But she doesn’t mean the term in a negative way. Rather Tracy Yennie implies that she and her neighbors in flood-ravaged Zumbro Falls are hard-scrabble, independent folks who are determined to stay put.

“The whole town is awesome. Everybody knows everybody,” says Yennie, who’s called this place home all 31 years of her life. Up until the September 23/24 floods, she and her family lived in a house several hundred yards from the Zumbro River along “the river road,” Wabasha County Road 68, just outside of town.

Since the flood deposited four feet of mud and cinder block in her basement leaving her home uninhabitable, she’s been camping—in a shed on her property—and waiting on FEMA. “They’re just dragging their feet. They’re not affected,” she says, the frustration in her voice palpable.

With winter approaching, she’s worried about where she—where anyone in this town—will live.

“This has been the most stressful two weeks of my life,” Yennie says as she hangs out next to the Salvation Army trailer, across the street from the fire hall/city hall turned command center on a Sunday afternoon.



Tracy Yennie hangs out in downtown Zumbro Falls.


For weeks now this mother of four boys, ages 2 – 9, has been sifting through her life, she says, trying to decide which of her belongings to keep and which to throw.

Early on, when she talked with her boyfriend on the phone as he watched the river rise and cross the road toward her home (she was out of town), she knew what was most important. She told him to save the baby pictures. But he couldn’t find them. Yennie later found the box of pictures buried in mud. She threw the photos in a bucket of water, dried and saved them.

She understands what can, and can’t, be replaced.

For the most part, Yennie sounds strong. But you can see the worry in her tired eyes and sometimes hear it in her voice, when the tough veneer cracks just a bit. “People are starting to get stressed,” she says, repeating that word, “stressed.”

She has no flood insurance. Few residents did. The town isn’t in a flood plain, she says.



A flood-damaged home in downtown Zumbro Falls.



The owner of this water-ravaged home along Minnesota Highway 60, the main route through Zumbro Falls, still has a sense of humor as Halloween approaches.


Despite all of her worries about the future, despite her anger at FEMA, Yennie is quick to praise the Red Cross, the church groups and others who have thronged to this community to assist flood victims.



A Red Cross Disaster Relief vehicle pulls into the command center at the fire hall Sunday afternoon.


Twenty-four men from Barron, Wisconsin, with Mennonite Disaster Services, came to her aid, helping with clean-up at her riverside home. She’s grateful to them.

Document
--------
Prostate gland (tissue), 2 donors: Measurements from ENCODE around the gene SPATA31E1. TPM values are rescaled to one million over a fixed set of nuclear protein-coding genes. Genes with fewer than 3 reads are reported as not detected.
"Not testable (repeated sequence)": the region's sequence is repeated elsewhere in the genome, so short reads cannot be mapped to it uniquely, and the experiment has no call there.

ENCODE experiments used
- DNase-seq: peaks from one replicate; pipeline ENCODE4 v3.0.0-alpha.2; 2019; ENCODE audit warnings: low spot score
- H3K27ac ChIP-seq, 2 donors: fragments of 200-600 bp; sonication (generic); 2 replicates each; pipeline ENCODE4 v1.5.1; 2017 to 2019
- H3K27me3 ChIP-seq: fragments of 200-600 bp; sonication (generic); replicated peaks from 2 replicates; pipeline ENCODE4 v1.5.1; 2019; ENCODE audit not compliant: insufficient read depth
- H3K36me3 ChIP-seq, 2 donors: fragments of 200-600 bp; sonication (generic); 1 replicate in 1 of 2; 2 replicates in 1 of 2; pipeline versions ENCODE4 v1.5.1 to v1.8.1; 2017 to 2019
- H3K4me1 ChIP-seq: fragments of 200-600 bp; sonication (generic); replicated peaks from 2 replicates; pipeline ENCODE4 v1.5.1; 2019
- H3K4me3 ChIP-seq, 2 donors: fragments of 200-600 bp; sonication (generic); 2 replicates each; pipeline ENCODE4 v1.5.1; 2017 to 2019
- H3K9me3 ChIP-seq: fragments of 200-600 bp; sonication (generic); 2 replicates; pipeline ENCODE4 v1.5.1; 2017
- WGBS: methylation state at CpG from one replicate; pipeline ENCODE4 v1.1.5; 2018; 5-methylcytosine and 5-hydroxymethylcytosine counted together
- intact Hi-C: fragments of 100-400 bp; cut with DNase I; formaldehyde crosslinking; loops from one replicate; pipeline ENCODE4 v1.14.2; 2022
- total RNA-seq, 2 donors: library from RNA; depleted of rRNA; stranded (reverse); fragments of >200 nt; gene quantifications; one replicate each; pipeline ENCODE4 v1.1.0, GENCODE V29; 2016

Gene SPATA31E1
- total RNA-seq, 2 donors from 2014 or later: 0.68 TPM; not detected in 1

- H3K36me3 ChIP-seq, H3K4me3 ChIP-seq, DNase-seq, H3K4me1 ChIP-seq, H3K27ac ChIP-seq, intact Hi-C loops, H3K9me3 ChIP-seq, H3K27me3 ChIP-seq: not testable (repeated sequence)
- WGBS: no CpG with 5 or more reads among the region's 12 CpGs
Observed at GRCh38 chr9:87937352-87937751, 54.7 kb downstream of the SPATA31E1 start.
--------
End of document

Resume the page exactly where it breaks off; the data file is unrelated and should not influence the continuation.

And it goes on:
Inside the Zumbro Falls fire hall, a Thank You Wall recognizes those who have helped with flood recovery.


Now, as Yennie ponders a question about life someday returning to “normal,” she laughs. “What’s normal?” she asks. “Normal is a setting on a washing machine.”



Trash containers line gutted businesses in downtown Zumbro Falls as the community works toward returning to "normal."


© Copyright 2010 Audrey Kletscher Helbling


A trip to view the fall colors detours in Zumbro Falls


On Sunday afternoon my husband and I headed east on Minnesota Highway 60 to enjoy the fall colors. We intended to drive to Wabasha, then aim north toward Lake City and maybe Red Wing before returning home to Faribault.

Along the way, we stopped at Holden Lutheran Church near Kenyon so I could snap a few photos. We both appreciate old churches and would have lingered longer except the pastor was in the middle of his sermon and we didn’t want to enter the sanctuary and interrupt.



The Rev. Bernt Julius Muus, the founder of St. Olaf College in Northfield, was a pastor at Holden Lutheran Church near Kenyon. The congregation was organized in 1856 and this church was built in 1924.


From there, we drove to Zumbrota for a picnic lunch at the historic covered bridge.



The covered bridge in Zumbrota dates to 1869 and is promoted in Zumbrota as the only covered bridge in Minnesota. However, I am aware of another covered bridge, that one in Mantorville.


Then we resumed our Sunday afternoon drive, traveling briefly on U.S. Highway 52 before exiting onto Highway 60.

After passing through the town of Mazeppa, we reached Zumbro Falls, a community of less than 200 that was, just 2 ½ weeks ago, ravaged by the floodwaters of the Zumbro River.

We pulled our car a block off main street and parked. I grabbed my camera and notebook. And that was the beginning of the end of our planned afternoon to view the fall colors. Instead, we viewed homes and businesses extensively damaged by the flood. And we spoke to some of the people of Zumbro Falls before driving about five miles further to Hammond.

I am sharing their stories in a series of posts that I hope will help you better understand the devastation from a personal perspective. I could have spent many more hours talking to flood victims. I could have dug deeper. I could have taken more photos.

But I think my stories are emotional enough, deep enough, to convey the frustration, the anger, the resilience, the gratefulness of a community that is suffering.

Typically, I would publish these posts over a several-day span. However, these stories need to be told now. Not tomorrow. Not the day after. But today.

So, please, take time to walk with me through portions of Zumbro Falls and Hammond, where you’ll meet Tracy and Jackie and Susie and Katie. They are strong, opinionated women. I have no doubt they will overcome this present obstacle in their lives.

Yet, even though they are tough as nails, they still need our help, our prayers, our support.

Of all the questions I asked of them, I failed to ask the most important: “Is there anything I can do for you?”


PLEASE WATCH FOR these posts as I begin publishing them this afternoon. If you have thoughts to share, share them.

Although my Sunday afternoon did not go as I envisioned, I am thankful for the detour from the planned route. My eyes and heart were opened. I saw destruction and beauty—that beauty being the irrepressible strength of the human spirit.



Beautiful fall colors provided the backdrop for this pile of destroyed appliances and other debris in Hammond.


© Copyright 2010 Audrey Kletscher Helbling